COVID-19 advisory for the UCT community

05 March 2020 | From Kgethi

Dear colleagues and students

Concern is growing on campus – and all over the world – over the Coronavirus Disease 2019 (COVID-19).

Although there have been no reported cases in South Africa, the country remains on high alert and the relevant authorities have given assurances on their capability to contain the disease. I wrote to you on this matter a few weeks ago (read the VC Desk) and I am now giving a further update.

COVID-19, caused by the virus SARS-CoV-2, is a rapidly changing epidemic. This update is based on information that was current as of 4 March 2020. This will be updated as and when new information becomes available.

COVID-19 has now been identified in patients in over 81 countries. The Centers for Disease Control and Prevention (USA) has categorised an individual’s risk of infection according to their status. Students and staff are advised to avoid or postpone travel to high risk countries where possible, including, for example, China, South Korea, Iran and Italy. In the case of countries that are currently considered low risk destinations where there are no reported cases, travellers are advised to practise standard hygiene measures that are similar to preventing the common cold and flu.

Please also be aware that the medical risks of COVID-19 are more severe in older people. People who are over 60 and/or have chronic medical conditions are advised to not travel to high risk areas unless it is absolutely essential, and to still be cautious when travelling to low risk areas.

The possibility of infection in high risk countries is likely when moving through airports and while using public transport. When travelling by aeroplane or train, wipe surfaces such as tray tables and arm rests. These are known to carry all sorts of germs, so it is worthwhile to use a “wet wipe” to clean them. The likelihood of contracting the disease by walking past an infected person who is coughing is extremely low.

Staff and students who have to travel are advised to consider their academic calendars, which could be affected should quarantine be required upon return from a high risk country, or should there be a need for them to remain in that high risk country if “lock-in” containment measures are implemented. An example of this scenario is the Diamond Princess cruise ship, where guests were contained on the ship when they were found to have been infected.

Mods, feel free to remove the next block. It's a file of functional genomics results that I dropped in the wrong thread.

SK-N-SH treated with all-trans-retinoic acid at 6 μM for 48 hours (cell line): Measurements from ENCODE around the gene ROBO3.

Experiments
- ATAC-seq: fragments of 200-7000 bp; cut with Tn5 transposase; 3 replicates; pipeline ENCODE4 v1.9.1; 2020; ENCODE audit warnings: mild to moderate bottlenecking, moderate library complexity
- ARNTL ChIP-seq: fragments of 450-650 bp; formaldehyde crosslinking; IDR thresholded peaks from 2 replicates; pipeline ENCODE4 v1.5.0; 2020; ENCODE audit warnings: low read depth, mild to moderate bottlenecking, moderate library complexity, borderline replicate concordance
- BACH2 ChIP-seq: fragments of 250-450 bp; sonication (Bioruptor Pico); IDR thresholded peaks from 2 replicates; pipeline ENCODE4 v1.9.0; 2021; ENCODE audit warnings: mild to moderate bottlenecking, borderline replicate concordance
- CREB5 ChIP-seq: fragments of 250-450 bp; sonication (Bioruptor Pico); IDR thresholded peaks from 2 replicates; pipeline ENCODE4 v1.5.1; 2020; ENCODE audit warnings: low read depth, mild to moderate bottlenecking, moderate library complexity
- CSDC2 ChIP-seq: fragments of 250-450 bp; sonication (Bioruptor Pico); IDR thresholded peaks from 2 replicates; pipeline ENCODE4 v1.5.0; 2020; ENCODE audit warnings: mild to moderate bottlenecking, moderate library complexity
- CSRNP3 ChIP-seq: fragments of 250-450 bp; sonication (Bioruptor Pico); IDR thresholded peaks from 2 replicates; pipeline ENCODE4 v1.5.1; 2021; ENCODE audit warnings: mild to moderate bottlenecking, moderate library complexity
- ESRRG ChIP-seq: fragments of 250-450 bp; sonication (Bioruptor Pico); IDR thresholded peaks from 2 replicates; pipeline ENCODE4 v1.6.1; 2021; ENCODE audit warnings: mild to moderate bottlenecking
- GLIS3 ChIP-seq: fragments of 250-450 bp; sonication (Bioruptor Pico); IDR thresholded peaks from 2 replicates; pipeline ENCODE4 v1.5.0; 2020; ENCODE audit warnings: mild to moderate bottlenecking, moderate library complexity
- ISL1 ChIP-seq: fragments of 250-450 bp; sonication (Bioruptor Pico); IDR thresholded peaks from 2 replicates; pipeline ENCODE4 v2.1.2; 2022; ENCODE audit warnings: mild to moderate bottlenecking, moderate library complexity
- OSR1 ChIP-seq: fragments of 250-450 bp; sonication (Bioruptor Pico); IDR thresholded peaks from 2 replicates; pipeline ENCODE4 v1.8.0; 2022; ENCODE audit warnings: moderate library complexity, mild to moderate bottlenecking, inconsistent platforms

The SARS-CoV-2 virus can live for a number of days on surfaces. Most of the risk comes from touching infected surfaces and then touching your nose, mouth or eyes. The SARS-CoV-2 virus spreads from the upper airways of an infected person when they cough or sneeze – these droplets can fall onto surfaces within about a metre. A number of standard hygiene practices reduce risk while travelling:

  • Avoid close contact with people who are sick.
  • Carry an alcohol-based hand sanitiser, which can be used in place of soap and water.
  • Avoid touching your eyes, nose and mouth, especially if you haven’t recently washed your hands.
  • Cover your mouth with a tissue when you cough or sneeze, then throw the tissue into a bin.
  • Clean and disinfect frequently touched objects and surfaces.
  • Although human-to-human transmission is now by far the most common way of contracting SARS-CoV-2, the World Health Organization’s advice is to stay away from wet or live-animal markets.

If you have a pre-existing medical condition or you are on medication such as steroids or other immunosuppressants, it is important that you consult with your medical practitioner or, for UCT students, the Student Wellness Service’s (SWS) health practitioners.

Should you travel, the risk of infecting people on your return depends on the destinations visited. Containment of potential infection is important. Active surveillance measures have been put in place by the National Institute for Communicable Diseases in collaboration with the Department of Health to identify any possible imported case.

A pragmatic approach for travellers returning to South Africa from an area with community transmission of SARS-CoV-2 who have no symptoms (asymptomatic) is to return to activities of daily life while carefully monitoring themselves for symptoms. If symptoms develop, they are to self-isolate immediately and implement measures to prevent transmission, including meticulous hand and respiratory hygiene. They must immediately make contact with their medical practitioner or SWS health practitioner to seek healthcare.

For more information, students can contact SWS on 021 650 5620 (office hours) or 021 650 1271 (after hours), while staff can contact 021 650 5685.


Professor Mamokgethi Phakeng

Please note the Frequently Asked Questions document recently distributed by Discovery Health for your information.

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